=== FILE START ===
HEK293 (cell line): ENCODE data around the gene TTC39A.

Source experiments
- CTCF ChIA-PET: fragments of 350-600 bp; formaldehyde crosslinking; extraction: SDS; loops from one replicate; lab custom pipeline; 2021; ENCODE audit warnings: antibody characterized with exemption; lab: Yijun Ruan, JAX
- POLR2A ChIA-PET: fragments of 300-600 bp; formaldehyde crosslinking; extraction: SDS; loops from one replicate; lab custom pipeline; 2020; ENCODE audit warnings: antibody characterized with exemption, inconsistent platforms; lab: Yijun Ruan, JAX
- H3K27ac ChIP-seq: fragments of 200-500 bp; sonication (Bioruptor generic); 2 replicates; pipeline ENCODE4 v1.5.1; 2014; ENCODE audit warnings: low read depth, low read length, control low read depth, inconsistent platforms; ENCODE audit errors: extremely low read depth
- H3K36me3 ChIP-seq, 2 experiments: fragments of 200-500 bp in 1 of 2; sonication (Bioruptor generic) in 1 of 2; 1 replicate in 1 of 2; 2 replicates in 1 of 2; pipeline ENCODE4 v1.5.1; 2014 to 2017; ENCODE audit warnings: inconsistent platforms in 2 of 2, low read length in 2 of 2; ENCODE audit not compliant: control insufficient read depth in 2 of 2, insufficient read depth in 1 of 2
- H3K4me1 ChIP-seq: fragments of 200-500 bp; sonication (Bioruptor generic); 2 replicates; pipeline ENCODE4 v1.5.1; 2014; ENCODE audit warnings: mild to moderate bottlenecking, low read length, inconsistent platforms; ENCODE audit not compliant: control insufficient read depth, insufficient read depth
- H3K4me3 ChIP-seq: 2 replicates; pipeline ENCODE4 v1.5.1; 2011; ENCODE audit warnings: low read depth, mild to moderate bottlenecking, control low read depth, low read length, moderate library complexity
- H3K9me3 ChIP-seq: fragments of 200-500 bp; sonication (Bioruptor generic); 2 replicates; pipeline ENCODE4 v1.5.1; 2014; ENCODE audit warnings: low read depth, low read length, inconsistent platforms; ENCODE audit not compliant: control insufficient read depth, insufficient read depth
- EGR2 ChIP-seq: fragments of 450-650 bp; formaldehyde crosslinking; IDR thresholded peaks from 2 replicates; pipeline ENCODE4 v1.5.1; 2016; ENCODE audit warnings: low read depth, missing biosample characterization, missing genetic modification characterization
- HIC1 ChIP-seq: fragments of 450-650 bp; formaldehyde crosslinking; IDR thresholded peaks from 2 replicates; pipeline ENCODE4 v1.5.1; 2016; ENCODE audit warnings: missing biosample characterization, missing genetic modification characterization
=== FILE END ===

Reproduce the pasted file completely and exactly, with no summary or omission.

HEK293 (cell line): ENCODE data around the gene TTC39A.

Source experiments
- CTCF ChIA-PET: fragments of 350-600 bp; formaldehyde crosslinking; extraction: SDS; loops from one replicate; lab custom pipeline; 2021; ENCODE audit warnings: antibody characterized with exemption; lab: Yijun Ruan, JAX
- POLR2A ChIA-PET: fragments of 300-600 bp; formaldehyde crosslinking; extraction: SDS; loops from one replicate; lab custom pipeline; 2020; ENCODE audit warnings: antibody characterized with exemption, inconsistent platforms; lab: Yijun Ruan, JAX
- H3K27ac ChIP-seq: fragments of 200-500 bp; sonication (Bioruptor generic); 2 replicates; pipeline ENCODE4 v1.5.1; 2014; ENCODE audit warnings: low read depth, low read length, control low read depth, inconsistent platforms; ENCODE audit errors: extremely low read depth
- H3K36me3 ChIP-seq, 2 experiments: fragments of 200-500 bp in 1 of 2; sonication (Bioruptor generic) in 1 of 2; 1 replicate in 1 of 2; 2 replicates in 1 of 2; pipeline ENCODE4 v1.5.1; 2014 to 2017; ENCODE audit warnings: inconsistent platforms in 2 of 2, low read length in 2 of 2; ENCODE audit not compliant: control insufficient read depth in 2 of 2, insufficient read depth in 1 of 2
- H3K4me1 ChIP-seq: fragments of 200-500 bp; sonication (Bioruptor generic); 2 replicates; pipeline ENCODE4 v1.5.1; 2014; ENCODE audit warnings: mild to moderate bottlenecking, low read length, inconsistent platforms; ENCODE audit not compliant: control insufficient read depth, insufficient read depth
- H3K4me3 ChIP-seq: 2 replicates; pipeline ENCODE4 v1.5.1; 2011; ENCODE audit warnings: low read depth, mild to moderate bottlenecking, control low read depth, low read length, moderate library complexity
- H3K9me3 ChIP-seq: fragments of 200-500 bp; sonication (Bioruptor generic); 2 replicates; pipeline ENCODE4 v1.5.1; 2014; ENCODE audit warnings: low read depth, low read length, inconsistent platforms; ENCODE audit not compliant: control insufficient read depth, insufficient read depth
- EGR2 ChIP-seq: fragments of 450-650 bp; formaldehyde crosslinking; IDR thresholded peaks from 2 replicates; pipeline ENCODE4 v1.5.1; 2016; ENCODE audit warnings: low read depth, missing biosample characterization, missing genetic modification characterization
- HIC1 ChIP-seq: fragments of 450-650 bp; formaldehyde crosslinking; IDR thresholded peaks from 2 replicates; pipeline ENCODE4 v1.5.1; 2016; ENCODE audit warnings: missing biosample characterization, missing genetic modification characterization